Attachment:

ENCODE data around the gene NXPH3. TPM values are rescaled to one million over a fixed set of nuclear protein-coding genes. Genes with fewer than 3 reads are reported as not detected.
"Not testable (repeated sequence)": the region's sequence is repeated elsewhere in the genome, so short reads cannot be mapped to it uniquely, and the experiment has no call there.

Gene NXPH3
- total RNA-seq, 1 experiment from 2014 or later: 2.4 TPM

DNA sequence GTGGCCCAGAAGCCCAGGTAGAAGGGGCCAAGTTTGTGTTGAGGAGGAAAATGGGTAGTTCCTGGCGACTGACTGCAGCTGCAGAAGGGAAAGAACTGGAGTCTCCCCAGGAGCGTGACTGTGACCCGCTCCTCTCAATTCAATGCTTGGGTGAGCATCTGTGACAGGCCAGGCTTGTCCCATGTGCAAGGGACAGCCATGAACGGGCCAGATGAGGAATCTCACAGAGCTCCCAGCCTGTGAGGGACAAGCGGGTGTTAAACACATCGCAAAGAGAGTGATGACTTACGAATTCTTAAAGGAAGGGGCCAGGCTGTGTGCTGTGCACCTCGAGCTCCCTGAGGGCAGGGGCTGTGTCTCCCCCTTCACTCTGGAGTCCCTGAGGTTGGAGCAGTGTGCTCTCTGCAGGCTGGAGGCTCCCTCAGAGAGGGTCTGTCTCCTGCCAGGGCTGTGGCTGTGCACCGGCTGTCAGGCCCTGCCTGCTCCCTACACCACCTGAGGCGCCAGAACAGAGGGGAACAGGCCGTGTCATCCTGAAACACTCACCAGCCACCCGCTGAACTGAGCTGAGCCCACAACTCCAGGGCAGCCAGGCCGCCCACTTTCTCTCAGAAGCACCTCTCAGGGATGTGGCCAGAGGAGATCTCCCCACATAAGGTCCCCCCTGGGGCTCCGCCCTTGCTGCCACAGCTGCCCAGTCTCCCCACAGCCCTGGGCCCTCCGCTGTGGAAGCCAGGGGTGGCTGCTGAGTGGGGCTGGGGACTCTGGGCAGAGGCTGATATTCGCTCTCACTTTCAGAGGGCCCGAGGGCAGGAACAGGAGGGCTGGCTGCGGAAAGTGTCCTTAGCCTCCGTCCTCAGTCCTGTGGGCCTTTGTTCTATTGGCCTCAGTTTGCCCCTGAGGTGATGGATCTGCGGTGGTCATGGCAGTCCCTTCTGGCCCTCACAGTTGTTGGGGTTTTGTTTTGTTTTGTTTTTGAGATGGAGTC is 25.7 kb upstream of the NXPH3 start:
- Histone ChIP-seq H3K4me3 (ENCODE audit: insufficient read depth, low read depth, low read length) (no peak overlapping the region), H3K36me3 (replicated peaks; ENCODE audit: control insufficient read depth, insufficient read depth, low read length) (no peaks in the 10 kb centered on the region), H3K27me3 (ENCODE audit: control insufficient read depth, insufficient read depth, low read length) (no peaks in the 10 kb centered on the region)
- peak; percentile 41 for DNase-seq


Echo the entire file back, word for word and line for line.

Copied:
ENCODE data around the gene NXPH3. TPM values are rescaled to one million over a fixed set of nuclear protein-coding genes. Genes with fewer than 3 reads are reported as not detected.
"Not testable (repeated sequence)": the region's sequence is repeated elsewhere in the genome, so short reads cannot be mapped to it uniquely, and the experiment has no call there.

Gene NXPH3
- total RNA-seq, 1 experiment from 2014 or later: 2.4 TPM

DNA sequence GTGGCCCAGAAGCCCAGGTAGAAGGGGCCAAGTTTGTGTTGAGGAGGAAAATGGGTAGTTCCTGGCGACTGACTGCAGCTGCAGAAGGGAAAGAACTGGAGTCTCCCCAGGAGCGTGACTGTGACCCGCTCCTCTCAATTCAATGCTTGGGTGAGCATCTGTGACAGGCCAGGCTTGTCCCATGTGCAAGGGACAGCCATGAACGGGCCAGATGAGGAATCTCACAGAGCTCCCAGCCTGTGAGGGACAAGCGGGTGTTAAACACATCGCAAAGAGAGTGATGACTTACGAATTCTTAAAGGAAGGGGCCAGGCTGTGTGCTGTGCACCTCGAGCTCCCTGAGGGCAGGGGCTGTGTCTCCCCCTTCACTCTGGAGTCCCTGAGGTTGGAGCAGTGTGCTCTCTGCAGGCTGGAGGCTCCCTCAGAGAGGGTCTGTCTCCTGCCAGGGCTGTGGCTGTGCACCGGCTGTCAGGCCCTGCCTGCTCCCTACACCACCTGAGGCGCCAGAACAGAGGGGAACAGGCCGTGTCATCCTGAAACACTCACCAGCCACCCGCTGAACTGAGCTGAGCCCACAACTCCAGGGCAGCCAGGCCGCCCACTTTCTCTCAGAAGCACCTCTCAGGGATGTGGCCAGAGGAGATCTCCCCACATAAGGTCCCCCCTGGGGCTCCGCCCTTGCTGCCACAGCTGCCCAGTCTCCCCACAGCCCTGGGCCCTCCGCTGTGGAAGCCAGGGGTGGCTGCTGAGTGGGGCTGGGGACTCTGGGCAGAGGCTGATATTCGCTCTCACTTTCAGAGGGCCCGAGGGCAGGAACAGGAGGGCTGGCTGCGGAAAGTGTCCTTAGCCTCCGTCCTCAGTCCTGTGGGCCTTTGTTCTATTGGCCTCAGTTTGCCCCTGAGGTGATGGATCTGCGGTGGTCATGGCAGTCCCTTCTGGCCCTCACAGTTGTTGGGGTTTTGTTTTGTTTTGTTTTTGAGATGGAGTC is 25.7 kb upstream of the NXPH3 start:
- Histone ChIP-seq H3K4me3 (ENCODE audit: insufficient read depth, low read depth, low read length) (no peak overlapping the region), H3K36me3 (replicated peaks; ENCODE audit: control insufficient read depth, insufficient read depth, low read length) (no peaks in the 10 kb centered on the region), H3K27me3 (ENCODE audit: control insufficient read depth, insufficient read depth, low read length) (no peaks in the 10 kb centered on the region)
- peak; percentile 41 for DNase-seq